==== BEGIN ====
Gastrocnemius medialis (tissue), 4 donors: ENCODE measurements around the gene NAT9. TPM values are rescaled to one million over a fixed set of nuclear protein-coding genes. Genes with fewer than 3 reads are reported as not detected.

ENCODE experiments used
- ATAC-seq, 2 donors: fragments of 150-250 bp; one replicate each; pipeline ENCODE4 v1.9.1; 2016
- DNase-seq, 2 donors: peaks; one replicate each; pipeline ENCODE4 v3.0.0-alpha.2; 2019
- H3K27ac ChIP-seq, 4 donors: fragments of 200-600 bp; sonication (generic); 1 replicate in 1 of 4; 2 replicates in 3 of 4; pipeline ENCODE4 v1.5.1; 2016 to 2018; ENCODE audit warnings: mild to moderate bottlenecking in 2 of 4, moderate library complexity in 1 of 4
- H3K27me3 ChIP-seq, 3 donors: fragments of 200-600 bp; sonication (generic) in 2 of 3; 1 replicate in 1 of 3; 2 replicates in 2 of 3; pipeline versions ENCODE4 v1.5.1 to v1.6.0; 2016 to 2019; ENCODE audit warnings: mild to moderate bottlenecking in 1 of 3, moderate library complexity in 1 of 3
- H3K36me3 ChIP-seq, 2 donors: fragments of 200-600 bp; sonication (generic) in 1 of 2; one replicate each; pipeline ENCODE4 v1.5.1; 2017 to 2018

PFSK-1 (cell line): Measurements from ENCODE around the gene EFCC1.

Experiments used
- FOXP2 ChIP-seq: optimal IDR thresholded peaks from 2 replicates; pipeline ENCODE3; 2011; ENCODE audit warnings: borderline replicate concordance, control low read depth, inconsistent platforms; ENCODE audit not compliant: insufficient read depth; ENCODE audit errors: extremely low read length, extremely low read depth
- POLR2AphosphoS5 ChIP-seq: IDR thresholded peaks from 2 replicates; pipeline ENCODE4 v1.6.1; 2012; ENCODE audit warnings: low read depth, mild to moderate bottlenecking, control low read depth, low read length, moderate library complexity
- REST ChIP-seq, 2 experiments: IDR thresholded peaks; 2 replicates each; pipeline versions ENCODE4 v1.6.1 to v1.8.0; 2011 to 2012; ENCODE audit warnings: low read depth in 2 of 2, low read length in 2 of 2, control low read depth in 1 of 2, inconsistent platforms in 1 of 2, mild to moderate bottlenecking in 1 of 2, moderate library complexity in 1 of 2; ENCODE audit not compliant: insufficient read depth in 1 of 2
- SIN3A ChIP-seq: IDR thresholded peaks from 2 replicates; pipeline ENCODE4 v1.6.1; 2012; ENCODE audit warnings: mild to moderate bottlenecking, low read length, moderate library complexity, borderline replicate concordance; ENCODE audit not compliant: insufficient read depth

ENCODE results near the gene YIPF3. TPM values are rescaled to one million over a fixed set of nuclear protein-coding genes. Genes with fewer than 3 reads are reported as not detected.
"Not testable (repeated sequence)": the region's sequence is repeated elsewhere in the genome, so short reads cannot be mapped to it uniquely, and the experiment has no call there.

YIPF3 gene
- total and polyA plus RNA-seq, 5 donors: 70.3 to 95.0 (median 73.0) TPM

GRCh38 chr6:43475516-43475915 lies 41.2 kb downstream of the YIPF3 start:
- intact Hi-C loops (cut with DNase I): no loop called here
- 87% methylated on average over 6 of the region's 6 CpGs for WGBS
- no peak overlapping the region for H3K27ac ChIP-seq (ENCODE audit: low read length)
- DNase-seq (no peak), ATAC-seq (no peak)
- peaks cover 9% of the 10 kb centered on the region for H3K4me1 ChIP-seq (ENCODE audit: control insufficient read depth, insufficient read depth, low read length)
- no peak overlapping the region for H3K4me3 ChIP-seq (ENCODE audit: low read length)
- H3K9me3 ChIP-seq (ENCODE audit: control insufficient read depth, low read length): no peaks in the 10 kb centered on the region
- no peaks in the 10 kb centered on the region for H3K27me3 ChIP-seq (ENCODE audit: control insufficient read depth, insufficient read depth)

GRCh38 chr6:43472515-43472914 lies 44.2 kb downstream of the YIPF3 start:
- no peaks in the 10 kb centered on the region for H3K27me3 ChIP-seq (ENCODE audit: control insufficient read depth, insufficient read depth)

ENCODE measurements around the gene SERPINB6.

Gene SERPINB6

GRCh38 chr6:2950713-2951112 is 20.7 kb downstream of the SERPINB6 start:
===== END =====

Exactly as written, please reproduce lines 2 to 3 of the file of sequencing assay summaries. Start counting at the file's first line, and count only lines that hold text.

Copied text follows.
ENCODE experiments used
- ATAC-seq, 2 donors: fragments of 150-250 bp; one replicate each; pipeline ENCODE4 v1.9.1; 2016